Consider the rate at which they have changed jobs, too. While employment trends have evolved in the last few decades and millennial workers tend to move around fairly frequently, it's never a good sign if a candidate has been job hopping every three months. Employment gaps can be another potential cause of concern, although there might be an entirely plausible reason behind them that you can discern during the interview process.

Finally, consider whether the candidate is going to be a realistic hire. If your company is based in Chicago and the applicant is based in Los Angeles, are they going to relocate? If so, are they expecting you to contribute to that? Alternatively, are they hoping to work remotely, and are you able to accommodate that? These are things that you should keep in mind. 

This step will likely take the longest and can benefit from several opinions. By the end, though, you should have sorted your candidates into three piles:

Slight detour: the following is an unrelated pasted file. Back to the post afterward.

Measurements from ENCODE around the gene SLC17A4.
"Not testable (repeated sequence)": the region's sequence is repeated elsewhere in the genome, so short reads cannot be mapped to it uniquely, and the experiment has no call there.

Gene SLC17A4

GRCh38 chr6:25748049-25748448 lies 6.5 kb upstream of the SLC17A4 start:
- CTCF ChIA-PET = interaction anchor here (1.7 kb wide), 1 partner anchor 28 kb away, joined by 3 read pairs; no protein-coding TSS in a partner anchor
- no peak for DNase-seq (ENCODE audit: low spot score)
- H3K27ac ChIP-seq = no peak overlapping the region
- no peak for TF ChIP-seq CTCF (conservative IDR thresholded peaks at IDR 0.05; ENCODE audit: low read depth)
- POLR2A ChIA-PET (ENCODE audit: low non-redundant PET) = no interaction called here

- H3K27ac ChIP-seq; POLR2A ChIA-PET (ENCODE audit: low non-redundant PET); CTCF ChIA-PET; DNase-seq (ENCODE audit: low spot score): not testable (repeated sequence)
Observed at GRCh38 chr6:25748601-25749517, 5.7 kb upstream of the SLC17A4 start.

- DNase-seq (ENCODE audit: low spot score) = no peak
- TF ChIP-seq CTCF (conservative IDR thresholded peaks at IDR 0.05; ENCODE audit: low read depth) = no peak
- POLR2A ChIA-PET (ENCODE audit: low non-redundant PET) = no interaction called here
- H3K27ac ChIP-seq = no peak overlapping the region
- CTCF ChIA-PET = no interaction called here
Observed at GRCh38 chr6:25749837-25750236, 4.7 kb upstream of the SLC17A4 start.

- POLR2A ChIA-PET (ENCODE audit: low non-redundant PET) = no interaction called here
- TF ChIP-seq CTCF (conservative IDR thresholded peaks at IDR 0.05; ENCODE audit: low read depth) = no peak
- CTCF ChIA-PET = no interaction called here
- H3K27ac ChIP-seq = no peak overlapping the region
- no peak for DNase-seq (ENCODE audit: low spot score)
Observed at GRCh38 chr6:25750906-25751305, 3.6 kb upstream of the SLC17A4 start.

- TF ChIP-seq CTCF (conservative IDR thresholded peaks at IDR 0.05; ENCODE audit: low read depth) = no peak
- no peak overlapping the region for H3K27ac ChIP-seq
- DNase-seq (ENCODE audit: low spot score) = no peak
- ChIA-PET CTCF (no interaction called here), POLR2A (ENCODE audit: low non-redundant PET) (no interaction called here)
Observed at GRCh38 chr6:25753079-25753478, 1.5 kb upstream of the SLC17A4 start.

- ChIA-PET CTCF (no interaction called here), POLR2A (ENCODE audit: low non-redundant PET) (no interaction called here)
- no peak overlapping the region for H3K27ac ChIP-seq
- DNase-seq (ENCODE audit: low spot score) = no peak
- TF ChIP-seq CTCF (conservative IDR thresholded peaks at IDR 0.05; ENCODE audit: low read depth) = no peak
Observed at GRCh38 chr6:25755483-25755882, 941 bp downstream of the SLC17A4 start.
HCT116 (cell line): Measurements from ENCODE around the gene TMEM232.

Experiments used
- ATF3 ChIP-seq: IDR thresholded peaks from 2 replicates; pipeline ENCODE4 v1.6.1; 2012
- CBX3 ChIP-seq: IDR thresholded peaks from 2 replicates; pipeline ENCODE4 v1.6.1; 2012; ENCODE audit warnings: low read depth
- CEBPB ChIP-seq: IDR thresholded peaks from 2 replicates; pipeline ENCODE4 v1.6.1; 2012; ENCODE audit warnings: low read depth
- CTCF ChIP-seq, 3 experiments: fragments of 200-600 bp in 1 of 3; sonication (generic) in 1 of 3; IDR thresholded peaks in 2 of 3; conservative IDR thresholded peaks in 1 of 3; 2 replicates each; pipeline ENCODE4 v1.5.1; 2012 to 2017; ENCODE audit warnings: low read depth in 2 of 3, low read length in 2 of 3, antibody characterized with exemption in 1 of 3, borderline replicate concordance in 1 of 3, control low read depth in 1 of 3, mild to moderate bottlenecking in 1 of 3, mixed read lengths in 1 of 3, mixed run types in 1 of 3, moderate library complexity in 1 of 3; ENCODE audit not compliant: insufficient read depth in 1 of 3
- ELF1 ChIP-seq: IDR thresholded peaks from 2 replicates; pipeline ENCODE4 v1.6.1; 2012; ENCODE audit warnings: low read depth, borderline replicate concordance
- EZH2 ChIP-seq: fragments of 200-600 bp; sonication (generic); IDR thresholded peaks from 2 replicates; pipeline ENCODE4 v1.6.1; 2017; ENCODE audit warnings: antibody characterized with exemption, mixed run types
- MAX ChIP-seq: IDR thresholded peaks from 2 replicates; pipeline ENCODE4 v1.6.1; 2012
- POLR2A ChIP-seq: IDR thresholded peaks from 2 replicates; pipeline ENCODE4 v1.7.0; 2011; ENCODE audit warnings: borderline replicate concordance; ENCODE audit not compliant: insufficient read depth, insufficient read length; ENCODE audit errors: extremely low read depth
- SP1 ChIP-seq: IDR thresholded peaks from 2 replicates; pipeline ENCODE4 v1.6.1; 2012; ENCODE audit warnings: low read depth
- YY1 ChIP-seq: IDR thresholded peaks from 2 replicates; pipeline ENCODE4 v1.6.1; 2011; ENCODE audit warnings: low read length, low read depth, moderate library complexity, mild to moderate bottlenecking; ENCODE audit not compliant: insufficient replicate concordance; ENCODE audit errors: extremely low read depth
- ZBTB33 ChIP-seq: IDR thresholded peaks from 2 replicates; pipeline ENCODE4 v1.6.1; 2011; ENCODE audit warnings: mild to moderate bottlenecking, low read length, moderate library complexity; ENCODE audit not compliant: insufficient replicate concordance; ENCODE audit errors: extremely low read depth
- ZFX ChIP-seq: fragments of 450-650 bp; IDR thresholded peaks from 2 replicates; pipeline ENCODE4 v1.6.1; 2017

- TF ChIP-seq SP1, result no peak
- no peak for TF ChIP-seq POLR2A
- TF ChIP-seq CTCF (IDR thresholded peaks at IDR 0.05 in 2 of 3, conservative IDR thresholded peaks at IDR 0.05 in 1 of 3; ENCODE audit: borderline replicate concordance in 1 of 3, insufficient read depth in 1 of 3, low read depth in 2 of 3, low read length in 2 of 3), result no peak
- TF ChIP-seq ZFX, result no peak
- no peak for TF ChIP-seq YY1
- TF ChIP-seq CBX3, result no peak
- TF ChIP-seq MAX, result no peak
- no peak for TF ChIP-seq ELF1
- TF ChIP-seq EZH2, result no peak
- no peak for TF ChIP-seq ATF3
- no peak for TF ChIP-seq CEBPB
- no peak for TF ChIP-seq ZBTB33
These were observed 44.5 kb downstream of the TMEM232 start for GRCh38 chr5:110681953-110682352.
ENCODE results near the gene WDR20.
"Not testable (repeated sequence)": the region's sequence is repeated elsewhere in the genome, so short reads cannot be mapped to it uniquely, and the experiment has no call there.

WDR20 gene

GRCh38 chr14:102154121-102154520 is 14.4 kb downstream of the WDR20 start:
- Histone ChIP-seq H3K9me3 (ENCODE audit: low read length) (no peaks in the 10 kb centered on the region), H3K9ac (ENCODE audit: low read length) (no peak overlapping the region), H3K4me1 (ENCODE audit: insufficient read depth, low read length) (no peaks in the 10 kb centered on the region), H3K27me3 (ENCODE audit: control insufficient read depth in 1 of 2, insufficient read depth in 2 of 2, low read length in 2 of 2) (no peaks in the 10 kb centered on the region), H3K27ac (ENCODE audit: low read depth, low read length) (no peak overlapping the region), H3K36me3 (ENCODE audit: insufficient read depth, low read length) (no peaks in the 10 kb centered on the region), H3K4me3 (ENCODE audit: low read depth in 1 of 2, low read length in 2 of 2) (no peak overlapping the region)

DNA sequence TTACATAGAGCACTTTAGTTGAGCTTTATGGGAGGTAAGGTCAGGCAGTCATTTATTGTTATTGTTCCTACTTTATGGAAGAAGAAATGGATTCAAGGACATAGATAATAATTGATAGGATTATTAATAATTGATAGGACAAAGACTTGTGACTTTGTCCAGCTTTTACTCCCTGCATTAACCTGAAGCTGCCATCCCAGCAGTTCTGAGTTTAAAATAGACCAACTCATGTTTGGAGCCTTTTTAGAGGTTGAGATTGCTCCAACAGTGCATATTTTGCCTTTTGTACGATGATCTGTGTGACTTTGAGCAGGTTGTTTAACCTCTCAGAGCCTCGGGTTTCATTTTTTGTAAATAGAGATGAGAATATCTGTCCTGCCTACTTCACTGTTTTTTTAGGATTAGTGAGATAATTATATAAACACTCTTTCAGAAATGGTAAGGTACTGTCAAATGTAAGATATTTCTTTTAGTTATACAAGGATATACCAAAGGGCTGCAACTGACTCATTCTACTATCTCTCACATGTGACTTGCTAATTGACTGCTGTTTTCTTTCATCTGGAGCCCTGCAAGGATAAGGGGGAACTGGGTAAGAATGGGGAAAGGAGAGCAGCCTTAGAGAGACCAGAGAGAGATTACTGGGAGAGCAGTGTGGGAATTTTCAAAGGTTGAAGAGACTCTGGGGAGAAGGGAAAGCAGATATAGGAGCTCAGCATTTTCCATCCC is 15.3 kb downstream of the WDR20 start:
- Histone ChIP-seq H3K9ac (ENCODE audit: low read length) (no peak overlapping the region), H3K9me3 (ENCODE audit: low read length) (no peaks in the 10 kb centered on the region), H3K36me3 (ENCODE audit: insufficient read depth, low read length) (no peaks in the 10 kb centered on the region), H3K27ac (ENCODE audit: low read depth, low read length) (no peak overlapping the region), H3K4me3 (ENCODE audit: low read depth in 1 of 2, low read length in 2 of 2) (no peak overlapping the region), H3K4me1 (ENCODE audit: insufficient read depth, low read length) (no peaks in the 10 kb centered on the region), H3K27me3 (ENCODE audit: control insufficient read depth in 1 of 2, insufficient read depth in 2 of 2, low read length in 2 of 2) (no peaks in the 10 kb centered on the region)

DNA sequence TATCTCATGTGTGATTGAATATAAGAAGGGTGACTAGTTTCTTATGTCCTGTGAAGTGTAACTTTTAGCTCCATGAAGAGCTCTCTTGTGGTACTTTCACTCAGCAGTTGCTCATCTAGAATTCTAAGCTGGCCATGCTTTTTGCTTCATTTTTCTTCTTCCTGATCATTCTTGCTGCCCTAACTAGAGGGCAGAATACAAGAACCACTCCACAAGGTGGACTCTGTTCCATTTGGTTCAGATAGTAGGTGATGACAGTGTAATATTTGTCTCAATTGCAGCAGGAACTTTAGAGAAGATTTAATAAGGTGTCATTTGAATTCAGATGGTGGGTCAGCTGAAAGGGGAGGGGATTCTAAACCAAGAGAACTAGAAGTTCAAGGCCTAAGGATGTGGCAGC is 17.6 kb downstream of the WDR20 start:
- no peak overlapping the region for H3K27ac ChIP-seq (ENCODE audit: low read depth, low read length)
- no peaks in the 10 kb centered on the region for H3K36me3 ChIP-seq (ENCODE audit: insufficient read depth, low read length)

• Those that meet the job requirements
  • Those that adhere to some specifications, and are a "maybe"
  • Those who are a definite "no

5. Move on to the next step.

The next step is to assess those candidates who fall into your first pile, whether that involves a direct interview, a telephone or video interview for further sifting, or a set of screening assessments to assess competence and capability. Ideally, you will then find and hire a candidate from this pile, although it's worth looking into your second pile if you are struggling to find the right person.

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Learning what to look for in a CV does not have to be a challenge. In determining what to look for in a résumé, hiring managers can better ensure that the individuals joining their team are skilled candidates who will help to grow the business and add value to the existing team. This lengthy and precision-oriented process all starts with the initial résumé, though, so ensure that you get yourself off to the best possible start!

What else should business owners look for in the résumés of candidates? Let us know your thoughts below!

Additional content provided by Sion Phillpott.